It is somewhat reminiscent of the old "Peanuts" cartoon where each time Charlie Brown begins to run toward the football to kick it, Lucy inevitably pulls it away. The gag leaves the hard-luck cartoon figure flying helplessly through the air only to land on his back, wondering exactly what happened.Getting there
Every time the 2004 Tennessee Titans appear to be getting close enough to kick the ball, someone or something always manages to whisk it away at the most inopportune time in what has become a not-so-Great Pumpkin of a season.
Sunday in Minneapolis, those pitfalls and pratfalls were highly evident again with four turnovers and 85 yards worth of mostly critical penalties in a 20-3 loss to the Minnesota Vikings.
The loss left the Titans 2-5 and left many of the team's veterans suffering through a bad-luck season for the first time in their careers.
Sure, there was the meltdown of 2001, their only playoff miss since 1999, but even that team finished 7-9 and managed to patch its holes well enough to stay competitive in most games.
This time around, it seems the Titans are even struggling to do that - that they are only one miscue away from disaster and their next double-digit loss. Four times already this season, Tennessee has lost by at least 10 points. It happened only four times total in the 2001 campaign.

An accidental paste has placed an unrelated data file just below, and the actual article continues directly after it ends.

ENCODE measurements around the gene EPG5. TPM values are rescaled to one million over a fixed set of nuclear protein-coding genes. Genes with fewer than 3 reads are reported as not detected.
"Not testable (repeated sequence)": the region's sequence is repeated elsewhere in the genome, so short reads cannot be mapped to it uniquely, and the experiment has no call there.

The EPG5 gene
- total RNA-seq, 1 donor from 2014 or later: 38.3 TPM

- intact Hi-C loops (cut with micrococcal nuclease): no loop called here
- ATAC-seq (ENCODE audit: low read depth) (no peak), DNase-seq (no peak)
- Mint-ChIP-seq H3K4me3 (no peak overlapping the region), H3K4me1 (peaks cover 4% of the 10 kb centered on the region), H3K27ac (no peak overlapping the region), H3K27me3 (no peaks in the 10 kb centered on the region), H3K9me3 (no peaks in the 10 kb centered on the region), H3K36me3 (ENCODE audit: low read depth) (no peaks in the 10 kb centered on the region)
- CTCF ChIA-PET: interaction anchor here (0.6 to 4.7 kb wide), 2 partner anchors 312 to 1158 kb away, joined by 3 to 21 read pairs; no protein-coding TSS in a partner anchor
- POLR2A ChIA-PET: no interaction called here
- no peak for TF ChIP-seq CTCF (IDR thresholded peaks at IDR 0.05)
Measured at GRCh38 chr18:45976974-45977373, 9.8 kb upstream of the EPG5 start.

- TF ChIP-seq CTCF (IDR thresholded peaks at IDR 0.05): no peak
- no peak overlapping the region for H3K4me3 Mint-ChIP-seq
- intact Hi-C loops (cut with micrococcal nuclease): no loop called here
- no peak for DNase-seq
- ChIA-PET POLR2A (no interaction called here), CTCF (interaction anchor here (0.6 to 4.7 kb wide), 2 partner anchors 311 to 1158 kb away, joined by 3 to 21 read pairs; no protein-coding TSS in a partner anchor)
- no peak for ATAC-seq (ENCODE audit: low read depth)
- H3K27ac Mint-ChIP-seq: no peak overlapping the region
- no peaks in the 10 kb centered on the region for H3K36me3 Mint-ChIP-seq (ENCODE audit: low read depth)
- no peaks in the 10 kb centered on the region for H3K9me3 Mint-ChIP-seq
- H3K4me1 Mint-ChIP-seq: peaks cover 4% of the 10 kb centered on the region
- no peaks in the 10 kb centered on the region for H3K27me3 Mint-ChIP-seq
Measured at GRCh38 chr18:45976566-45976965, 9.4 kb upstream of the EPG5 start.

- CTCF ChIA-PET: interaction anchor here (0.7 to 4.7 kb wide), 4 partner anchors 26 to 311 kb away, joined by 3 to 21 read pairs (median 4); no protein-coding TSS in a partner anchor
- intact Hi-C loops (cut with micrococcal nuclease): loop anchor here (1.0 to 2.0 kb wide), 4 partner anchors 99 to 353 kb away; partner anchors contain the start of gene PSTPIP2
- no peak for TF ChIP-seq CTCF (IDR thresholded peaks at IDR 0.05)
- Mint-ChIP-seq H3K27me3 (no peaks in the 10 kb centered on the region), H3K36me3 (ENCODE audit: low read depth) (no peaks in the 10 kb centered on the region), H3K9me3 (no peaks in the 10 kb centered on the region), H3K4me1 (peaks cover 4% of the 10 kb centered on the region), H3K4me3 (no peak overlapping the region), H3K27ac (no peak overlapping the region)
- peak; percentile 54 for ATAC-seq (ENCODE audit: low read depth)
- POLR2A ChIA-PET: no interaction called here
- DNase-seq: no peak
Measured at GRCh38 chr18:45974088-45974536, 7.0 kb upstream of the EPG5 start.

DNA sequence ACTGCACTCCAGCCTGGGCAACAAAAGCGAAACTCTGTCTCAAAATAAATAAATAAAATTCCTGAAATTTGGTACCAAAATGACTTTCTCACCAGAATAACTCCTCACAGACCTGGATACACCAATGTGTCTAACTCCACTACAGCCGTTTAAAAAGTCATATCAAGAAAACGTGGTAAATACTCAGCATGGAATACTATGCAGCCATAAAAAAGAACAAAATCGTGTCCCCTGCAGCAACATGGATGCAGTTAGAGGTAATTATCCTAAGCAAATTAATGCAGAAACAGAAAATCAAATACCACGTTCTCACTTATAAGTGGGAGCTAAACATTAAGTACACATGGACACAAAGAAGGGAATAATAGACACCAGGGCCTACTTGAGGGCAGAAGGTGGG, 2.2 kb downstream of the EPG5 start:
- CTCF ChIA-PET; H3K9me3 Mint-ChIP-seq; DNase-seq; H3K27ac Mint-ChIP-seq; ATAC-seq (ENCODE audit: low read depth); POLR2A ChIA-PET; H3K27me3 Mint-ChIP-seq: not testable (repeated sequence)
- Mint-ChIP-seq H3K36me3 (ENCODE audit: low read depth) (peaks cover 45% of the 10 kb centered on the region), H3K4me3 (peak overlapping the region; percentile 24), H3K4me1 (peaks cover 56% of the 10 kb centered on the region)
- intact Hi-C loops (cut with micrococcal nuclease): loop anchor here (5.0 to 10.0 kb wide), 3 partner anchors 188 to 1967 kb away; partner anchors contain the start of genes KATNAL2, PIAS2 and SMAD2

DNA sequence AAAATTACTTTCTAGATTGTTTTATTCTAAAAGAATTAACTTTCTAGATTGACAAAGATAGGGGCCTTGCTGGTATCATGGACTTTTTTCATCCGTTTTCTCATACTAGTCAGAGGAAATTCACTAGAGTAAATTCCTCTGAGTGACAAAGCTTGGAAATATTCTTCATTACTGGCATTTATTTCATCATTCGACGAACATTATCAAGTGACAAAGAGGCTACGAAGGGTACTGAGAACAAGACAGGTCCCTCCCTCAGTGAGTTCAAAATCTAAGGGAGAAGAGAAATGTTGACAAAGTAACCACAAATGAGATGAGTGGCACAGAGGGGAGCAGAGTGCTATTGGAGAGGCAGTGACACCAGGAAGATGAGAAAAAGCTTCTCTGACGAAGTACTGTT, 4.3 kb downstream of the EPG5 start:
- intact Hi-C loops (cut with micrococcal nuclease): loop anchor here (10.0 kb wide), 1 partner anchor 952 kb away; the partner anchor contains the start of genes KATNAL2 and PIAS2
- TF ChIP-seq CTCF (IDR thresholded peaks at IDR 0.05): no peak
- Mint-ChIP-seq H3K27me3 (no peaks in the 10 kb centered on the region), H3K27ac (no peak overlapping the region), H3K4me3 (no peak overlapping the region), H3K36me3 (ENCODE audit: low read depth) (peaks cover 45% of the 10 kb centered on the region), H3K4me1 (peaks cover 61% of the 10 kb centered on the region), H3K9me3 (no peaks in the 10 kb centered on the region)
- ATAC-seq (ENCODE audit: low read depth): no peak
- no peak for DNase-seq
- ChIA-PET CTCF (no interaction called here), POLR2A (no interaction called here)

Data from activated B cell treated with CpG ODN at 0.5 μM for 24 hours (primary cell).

The struggles of losing, and losing big, are already wearing on the many of the team's veterans, who after each loss struggle for explanations and try to implore their teammates to play better and smarter.
"I think it's just frustration from the guys who are not used to being in the position we're in right now," cornerback Samari Rolle said. "We're 2-5, and it's not fun. We've made the playoffs four out of the last five years, and that's what you come to expect. It's just not happening right now, and it's very hard to deal with."
The hardest part of dealing with the losses appears to be the realization that if the Titans don't play their absolute best game, that one or two miscues will lead to disaster.
"If we make mistakes, we're going to get embarrassed," offensive lineman Jason Mathews said. "And it seems like week in and week out, we come home with our tails between our legs and say, 'We're going to stop next week.'"
Speaking of next week, the Titans' opponent Sunday probably won't have much sympathy for the struggling team on the other sideline. After all, the Cincinnati Bengals seemingly have a patent on struggling, having not had a winning season since 1990, and heading down that path once again.
For the Titans, however, the road to nowhere is largely unexplored, and one they'd prefer to detour off of as soon as possible.
"This is unfamiliar territory for myself, and I'm sure for a lot of people," linebacker Keith Bulluck pointed out.
Titans coach Jeff Fisher isn't ready to jump ship just yet, despite the problems.
"All I'm concerned about is this game Sunday," Fisher said. "I expect [this team] to make a run. I would expect nothing less than to make a run. I don't look at the schedule, nor does the staff, and say, 'Well, the schedule is tough. We're going to win four or five, and that's it.' We expect to win them all, but that starts with this next one."
Defensive end Kevin Carter agreed, saying the Titans must keep on working their way out of this rut.
"It's a very new situation. People in this locker room haven't been used to losing, having been used to taking losses like this," Carter said. "There is nothing else for us to do, but just go back to the drawing board and try to win one game."
Not that different from the unwavering determination shown by good ol' Charlie Brown.